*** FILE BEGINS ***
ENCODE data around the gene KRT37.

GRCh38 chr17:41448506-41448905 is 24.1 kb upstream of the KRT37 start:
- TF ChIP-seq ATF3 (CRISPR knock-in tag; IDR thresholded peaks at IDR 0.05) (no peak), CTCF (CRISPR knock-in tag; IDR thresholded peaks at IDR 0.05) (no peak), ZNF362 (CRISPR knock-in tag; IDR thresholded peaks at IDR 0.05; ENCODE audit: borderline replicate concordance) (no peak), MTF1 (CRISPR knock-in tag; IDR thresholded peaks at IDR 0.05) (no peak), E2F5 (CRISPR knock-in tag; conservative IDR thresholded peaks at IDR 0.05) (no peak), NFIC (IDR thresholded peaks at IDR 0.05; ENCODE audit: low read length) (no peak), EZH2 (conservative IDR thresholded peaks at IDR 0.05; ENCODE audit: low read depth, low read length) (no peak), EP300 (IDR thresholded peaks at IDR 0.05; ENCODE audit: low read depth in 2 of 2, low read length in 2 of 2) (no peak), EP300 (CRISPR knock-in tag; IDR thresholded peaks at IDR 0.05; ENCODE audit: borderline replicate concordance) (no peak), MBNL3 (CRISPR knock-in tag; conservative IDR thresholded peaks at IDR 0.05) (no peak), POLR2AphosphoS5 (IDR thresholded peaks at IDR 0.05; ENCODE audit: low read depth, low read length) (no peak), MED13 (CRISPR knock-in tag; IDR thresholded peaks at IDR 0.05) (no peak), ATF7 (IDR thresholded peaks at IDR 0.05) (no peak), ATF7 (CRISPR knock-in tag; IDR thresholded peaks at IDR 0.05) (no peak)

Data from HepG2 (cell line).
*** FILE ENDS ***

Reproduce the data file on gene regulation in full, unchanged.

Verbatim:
ENCODE data around the gene KRT37.

GRCh38 chr17:41448506-41448905 is 24.1 kb upstream of the KRT37 start:
- TF ChIP-seq ATF3 (CRISPR knock-in tag; IDR thresholded peaks at IDR 0.05) (no peak), CTCF (CRISPR knock-in tag; IDR thresholded peaks at IDR 0.05) (no peak), ZNF362 (CRISPR knock-in tag; IDR thresholded peaks at IDR 0.05; ENCODE audit: borderline replicate concordance) (no peak), MTF1 (CRISPR knock-in tag; IDR thresholded peaks at IDR 0.05) (no peak), E2F5 (CRISPR knock-in tag; conservative IDR thresholded peaks at IDR 0.05) (no peak), NFIC (IDR thresholded peaks at IDR 0.05; ENCODE audit: low read length) (no peak), EZH2 (conservative IDR thresholded peaks at IDR 0.05; ENCODE audit: low read depth, low read length) (no peak), EP300 (IDR thresholded peaks at IDR 0.05; ENCODE audit: low read depth in 2 of 2, low read length in 2 of 2) (no peak), EP300 (CRISPR knock-in tag; IDR thresholded peaks at IDR 0.05; ENCODE audit: borderline replicate concordance) (no peak), MBNL3 (CRISPR knock-in tag; conservative IDR thresholded peaks at IDR 0.05) (no peak), POLR2AphosphoS5 (IDR thresholded peaks at IDR 0.05; ENCODE audit: low read depth, low read length) (no peak), MED13 (CRISPR knock-in tag; IDR thresholded peaks at IDR 0.05) (no peak), ATF7 (IDR thresholded peaks at IDR 0.05) (no peak), ATF7 (CRISPR knock-in tag; IDR thresholded peaks at IDR 0.05) (no peak)

Data from HepG2 (cell line).